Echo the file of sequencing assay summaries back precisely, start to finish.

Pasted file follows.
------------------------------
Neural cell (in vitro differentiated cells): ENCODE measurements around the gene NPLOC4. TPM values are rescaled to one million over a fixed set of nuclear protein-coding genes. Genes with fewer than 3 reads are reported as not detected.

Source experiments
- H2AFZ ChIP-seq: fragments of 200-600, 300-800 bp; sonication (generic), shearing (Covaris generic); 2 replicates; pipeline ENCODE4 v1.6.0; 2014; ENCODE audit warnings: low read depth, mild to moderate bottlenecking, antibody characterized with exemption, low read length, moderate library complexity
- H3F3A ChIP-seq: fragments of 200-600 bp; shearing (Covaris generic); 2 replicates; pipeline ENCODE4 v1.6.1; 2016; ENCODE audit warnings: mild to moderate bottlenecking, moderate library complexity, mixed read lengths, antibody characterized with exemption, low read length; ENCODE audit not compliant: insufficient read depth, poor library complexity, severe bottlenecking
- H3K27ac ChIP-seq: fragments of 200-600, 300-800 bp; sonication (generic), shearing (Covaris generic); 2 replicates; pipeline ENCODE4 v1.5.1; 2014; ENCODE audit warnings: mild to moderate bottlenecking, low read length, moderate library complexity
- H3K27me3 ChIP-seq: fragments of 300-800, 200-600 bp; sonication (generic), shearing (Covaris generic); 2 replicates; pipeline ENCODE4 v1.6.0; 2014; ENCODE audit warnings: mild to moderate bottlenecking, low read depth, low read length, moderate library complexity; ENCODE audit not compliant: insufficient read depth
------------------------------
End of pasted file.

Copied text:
Neural cell (in vitro differentiated cells): ENCODE measurements around the gene NPLOC4. TPM values are rescaled to one million over a fixed set of nuclear protein-coding genes. Genes with fewer than 3 reads are reported as not detected.

Source experiments
- H2AFZ ChIP-seq: fragments of 200-600, 300-800 bp; sonication (generic), shearing (Covaris generic); 2 replicates; pipeline ENCODE4 v1.6.0; 2014; ENCODE audit warnings: low read depth, mild to moderate bottlenecking, antibody characterized with exemption, low read length, moderate library complexity
- H3F3A ChIP-seq: fragments of 200-600 bp; shearing (Covaris generic); 2 replicates; pipeline ENCODE4 v1.6.1; 2016; ENCODE audit warnings: mild to moderate bottlenecking, moderate library complexity, mixed read lengths, antibody characterized with exemption, low read length; ENCODE audit not compliant: insufficient read depth, poor library complexity, severe bottlenecking
- H3K27ac ChIP-seq: fragments of 200-600, 300-800 bp; sonication (generic), shearing (Covaris generic); 2 replicates; pipeline ENCODE4 v1.5.1; 2014; ENCODE audit warnings: mild to moderate bottlenecking, low read length, moderate library complexity
- H3K27me3 ChIP-seq: fragments of 300-800, 200-600 bp; sonication (generic), shearing (Covaris generic); 2 replicates; pipeline ENCODE4 v1.6.0; 2014; ENCODE audit warnings: mild to moderate bottlenecking, low read depth, low read length, moderate library complexity; ENCODE audit not compliant: insufficient read depth